Demonstrations Turn Violent in Yemen
March 21, 2011
By: Carlos Aramayo | Printer Friendly
Protests in the Yemeni capital city of Sana’a remained relatively peaceful until policemen and security agents in civilian clothes fired live rounds in an attempt to prevent people from joining thousands of protesters camped out in front of Sana’a University, the New York Times reports. The violent repression took place on March 18 despite President Ali Abdullah Saleh’s earlier pledge that security forces would “protect the demonstrators.” Following the crackdown, the anti-government protesters responded by erupting in violent clashes throughout Sana’a.
According to Reuters, the Saleh government sent army units to the campus of Sana’a University and clashed with students that have been camped out on the university grounds since mid-February. The protesters are angry at widespread corruption in a country where 40 percent of the population lives on $2 a day or less and university graduates struggle to find sustainable jobs. The BBC reports that six people were dead and 1,250 injured during the clashes – 250 of them seriously. "It's a massacre," said opposition spokesman Muhammad Qahtan. "It is a crime by security troops against students engaged in a peaceful sit-in."
In addition to clashing with anti-government protesters, the Yemeni government has been engaged in confrontations with Shia rebels in the north and separatists in the south demanding fairer political participation. According to the Voice of America, Saleh in an attempt to quell protests proposed giving more power to Parliament. The announcement was characteristically vague. As of now, it remains unclear how much power Saleh would allow to be shifted to the parliament and the prime minister.
The Washington Post reports that Al-Qaida's arm in Yemen has been one of the terrorist group's most active affiliates. It is home to radical cleric Anwar al-Awlaki, the English speaking-spiritual Islamic leader who has been accused of inspiring and directing young jihadists to attack the West. "I would put Yemen at the top of the list in part because there is so much direct concern about al-Qaida in the Arabian Peninsula trying to target and attack the United States," said Juan Zarate, a former deputy national security adviser for terrorism.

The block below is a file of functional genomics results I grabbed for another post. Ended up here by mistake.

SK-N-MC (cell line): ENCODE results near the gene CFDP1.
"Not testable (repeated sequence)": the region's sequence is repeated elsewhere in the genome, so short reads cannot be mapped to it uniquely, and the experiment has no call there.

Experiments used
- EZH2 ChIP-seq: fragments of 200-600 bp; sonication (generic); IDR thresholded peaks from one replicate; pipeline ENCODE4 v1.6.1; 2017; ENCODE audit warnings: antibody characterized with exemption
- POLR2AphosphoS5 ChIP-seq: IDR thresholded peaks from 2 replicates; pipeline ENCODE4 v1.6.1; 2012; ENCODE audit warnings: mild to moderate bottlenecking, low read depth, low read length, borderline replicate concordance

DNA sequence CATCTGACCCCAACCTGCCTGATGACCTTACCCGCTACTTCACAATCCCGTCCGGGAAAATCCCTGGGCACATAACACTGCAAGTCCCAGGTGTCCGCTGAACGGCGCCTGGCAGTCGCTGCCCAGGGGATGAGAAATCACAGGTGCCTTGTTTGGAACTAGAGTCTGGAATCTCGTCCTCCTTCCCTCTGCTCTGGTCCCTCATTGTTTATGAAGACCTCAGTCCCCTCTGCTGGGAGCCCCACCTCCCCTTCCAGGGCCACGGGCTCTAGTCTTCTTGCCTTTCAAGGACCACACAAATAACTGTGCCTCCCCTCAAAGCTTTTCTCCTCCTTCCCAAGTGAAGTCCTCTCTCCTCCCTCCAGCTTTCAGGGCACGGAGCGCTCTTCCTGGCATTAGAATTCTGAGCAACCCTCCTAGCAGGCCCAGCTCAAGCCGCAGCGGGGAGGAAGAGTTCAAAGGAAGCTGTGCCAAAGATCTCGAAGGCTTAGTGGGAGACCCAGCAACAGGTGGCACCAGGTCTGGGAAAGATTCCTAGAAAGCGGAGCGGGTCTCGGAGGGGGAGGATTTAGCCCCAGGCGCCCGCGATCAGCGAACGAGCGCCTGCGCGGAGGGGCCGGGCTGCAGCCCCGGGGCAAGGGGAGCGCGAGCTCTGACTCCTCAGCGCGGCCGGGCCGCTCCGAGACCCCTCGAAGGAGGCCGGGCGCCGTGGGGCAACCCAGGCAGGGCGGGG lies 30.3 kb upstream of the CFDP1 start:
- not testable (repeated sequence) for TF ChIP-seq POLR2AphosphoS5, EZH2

Director of National Intelligence, Jim Clapper, told Congress last month that he was concerned because Saleh is facing challenges from all sides. "He has secessionists in his country, the presence of al-Qaida and he's another leader who has been in place a long time," Clapper stated.
The United States, who is a close ally to Saleh, gave the Yemeni government $155 million in military aid to fight al-Qaida last year — and that figure is expected to rise this year, the Washington Post reports.
The BBC reports that despite Saleh’s plans to change the constitution and to move to a parliamentary system. Adel al-Surabi, a spokesman for the student-led sit-in, stated the protesters rejected the proposal. “Leave, Mr. Saleh. This is our demand,” he said.
For previous news on Yemen, please see:
President Saleh of Yemen is Feeling the Pro-Democracy Wave in the Middle East
Voice of America – Yemen President Pledges Constitutional Referendum
BBC – Yemen protest attacked by police
The New York Times – Yemeni army storms Sanaa University, wounding 98
The New York Times – Yemen’s Leader Proposes Shifting Powers
Reuters – Yemen president vows reform as protests continue